The arrival of the Sears Christmas catalog in our household inspired an array of emotions and behaviors – excitement, confusion, secrecy, sorrow, but most of all, fascination. The catalog was huge, and packed with every kind of consumer good that a child (or adult) could imagine – electronics, entertainment, books, toys of all kinds, sports and hunting equipment, power tools, clothing, and of course, bicycles.
I remember especially the reel-to-reel tape recorders, microscopes, portable radios, and cameras. Oddly, I also remember the amazingly stylish men’s clothing – something of a surprise for stodgy old Sears & Roebuck:
Nehru collars and fancy scarves…sweetly gay!
So, in a nostalgia moment, I recently acquired a 1968 Sears Christmas catalog on eBay, which was in surprisingly good condition. I have been enjoying perusing the pages and studying the specifications, as well as noting the pricing on many of the items in the catalog – very high given the wage and price levels of the 1960’s.
The color TV console pictured above (with awesome NASA spacecraft featured on the screen) is listed at $629.95. That translates into $4,314 in today’s prices. Similarly, a desktop Hi-Fi with detachable speakers went for $117.95, which would be $808 in 2015.
The highest quality bicycles in the catalog are those listed above – “touring” bicycles, made in Austria for Sears by Puch. The 5 speed bike has a gear ratio of 38 to 88, according to the specifications, and includes caliper brakes, chrome fenders, rims and hubs, a rear rack and headlamp. The $57.95 price would be $397 in today’s buying power. That seems quite reasonable, and definitely at odds with the prices of the electronics in the catalog. Manufacturing efficiencies for bicycles were much more fully realized, having been around for nearly 80 years at this point, even though low wage manufacturers such as Taiwan and China were not serious players at this point in time.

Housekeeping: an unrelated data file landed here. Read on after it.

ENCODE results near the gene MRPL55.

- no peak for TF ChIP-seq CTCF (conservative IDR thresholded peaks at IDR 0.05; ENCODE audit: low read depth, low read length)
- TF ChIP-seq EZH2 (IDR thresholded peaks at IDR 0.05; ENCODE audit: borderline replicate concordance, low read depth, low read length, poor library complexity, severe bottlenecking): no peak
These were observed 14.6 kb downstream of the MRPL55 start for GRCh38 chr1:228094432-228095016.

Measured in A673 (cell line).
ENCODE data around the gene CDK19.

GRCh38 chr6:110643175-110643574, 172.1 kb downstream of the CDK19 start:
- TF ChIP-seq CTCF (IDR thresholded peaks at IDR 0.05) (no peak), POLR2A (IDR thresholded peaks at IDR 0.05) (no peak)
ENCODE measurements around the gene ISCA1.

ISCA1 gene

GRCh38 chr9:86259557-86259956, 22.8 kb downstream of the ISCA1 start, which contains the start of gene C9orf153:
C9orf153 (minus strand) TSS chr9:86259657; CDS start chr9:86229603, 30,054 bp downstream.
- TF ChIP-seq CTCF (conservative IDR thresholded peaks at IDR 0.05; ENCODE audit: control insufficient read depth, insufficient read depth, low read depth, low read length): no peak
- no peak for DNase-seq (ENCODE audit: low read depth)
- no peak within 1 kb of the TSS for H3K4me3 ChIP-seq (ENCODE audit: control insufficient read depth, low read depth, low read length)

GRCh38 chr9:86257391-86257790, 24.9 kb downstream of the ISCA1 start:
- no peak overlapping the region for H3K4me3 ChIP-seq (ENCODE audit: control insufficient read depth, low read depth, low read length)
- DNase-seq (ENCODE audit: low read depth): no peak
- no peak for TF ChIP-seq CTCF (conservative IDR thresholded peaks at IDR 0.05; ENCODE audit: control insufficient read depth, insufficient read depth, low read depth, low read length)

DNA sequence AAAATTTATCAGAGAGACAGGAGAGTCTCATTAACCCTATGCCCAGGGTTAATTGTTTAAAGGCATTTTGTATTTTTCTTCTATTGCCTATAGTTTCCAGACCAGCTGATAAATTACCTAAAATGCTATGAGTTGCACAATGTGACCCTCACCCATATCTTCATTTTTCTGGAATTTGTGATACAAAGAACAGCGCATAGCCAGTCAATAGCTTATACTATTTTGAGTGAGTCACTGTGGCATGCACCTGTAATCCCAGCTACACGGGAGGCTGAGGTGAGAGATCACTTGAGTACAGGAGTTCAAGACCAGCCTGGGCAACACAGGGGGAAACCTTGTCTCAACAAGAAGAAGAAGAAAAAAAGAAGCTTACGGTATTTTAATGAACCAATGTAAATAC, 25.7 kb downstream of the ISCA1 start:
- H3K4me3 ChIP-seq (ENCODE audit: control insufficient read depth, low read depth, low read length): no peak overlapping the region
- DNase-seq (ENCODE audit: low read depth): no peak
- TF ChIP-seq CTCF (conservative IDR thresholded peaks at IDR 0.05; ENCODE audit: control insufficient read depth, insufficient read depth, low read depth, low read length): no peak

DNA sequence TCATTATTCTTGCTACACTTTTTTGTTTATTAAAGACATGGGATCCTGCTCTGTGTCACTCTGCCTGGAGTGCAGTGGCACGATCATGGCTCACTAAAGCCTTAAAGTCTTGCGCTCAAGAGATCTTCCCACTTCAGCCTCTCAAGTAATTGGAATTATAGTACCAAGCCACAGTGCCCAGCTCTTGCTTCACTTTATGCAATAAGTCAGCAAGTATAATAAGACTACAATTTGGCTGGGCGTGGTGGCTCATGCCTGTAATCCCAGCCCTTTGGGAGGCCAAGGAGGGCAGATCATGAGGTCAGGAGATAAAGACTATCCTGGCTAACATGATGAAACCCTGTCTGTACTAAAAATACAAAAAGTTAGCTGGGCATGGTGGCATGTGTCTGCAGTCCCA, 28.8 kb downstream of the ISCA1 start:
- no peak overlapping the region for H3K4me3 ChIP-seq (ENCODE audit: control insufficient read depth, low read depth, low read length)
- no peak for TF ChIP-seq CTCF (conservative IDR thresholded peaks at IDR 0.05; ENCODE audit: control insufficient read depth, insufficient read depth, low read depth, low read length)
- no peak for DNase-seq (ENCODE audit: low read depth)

Accessories included multi-colored tires, proving once again that there is nothing new under the sun, for the most part, when it comes to the world of bicycle manufacturing. After all, index shifting was first introduced in the 1930’s, and while many components have been perfected and tweaked over the decades, the basic design of many cycling components has remained unchanged. Derailleurs are a good example of this.
Sears was not a company to miss out on trends, so these “Spyder” bicycles are prominently featured in this two page spread, and in the photo below. These were comparatively expensive bicycles – costing more than the top end touring bike, with the highest end model going for $534 in today’s prices (again – not bad).
With their suspension and rear knobbies, these bicycles seem more ancestral to the mountain bike craze than the Schwinn Excelsior modified by Joe Breeze. One of the higher-end models was an auto-shifter with 5 speeds and dual rear brakes – wow! The ten speed model was also built with dual rear brakes, and maybe that’s why us kids thought we should blast down hills as fast as possible – something I did on my own green sparkle model!
Raleigh had its own version – the Chopper, which was designed for popping wheelies, and had smaller front wheel, but also included the ape hanger bars and sissy bar saddle. The Raleigh version is now highly sought after as a collectible bicycle, whereas the Sears Spyder models are not so much. However, the Sears-Puch 5 speed touring bike was a decent machine for what it was, and there are still enthusiasts out there who appreciate them. Here are some color photos on an enthusiast’s Facebook page for your enjoyment.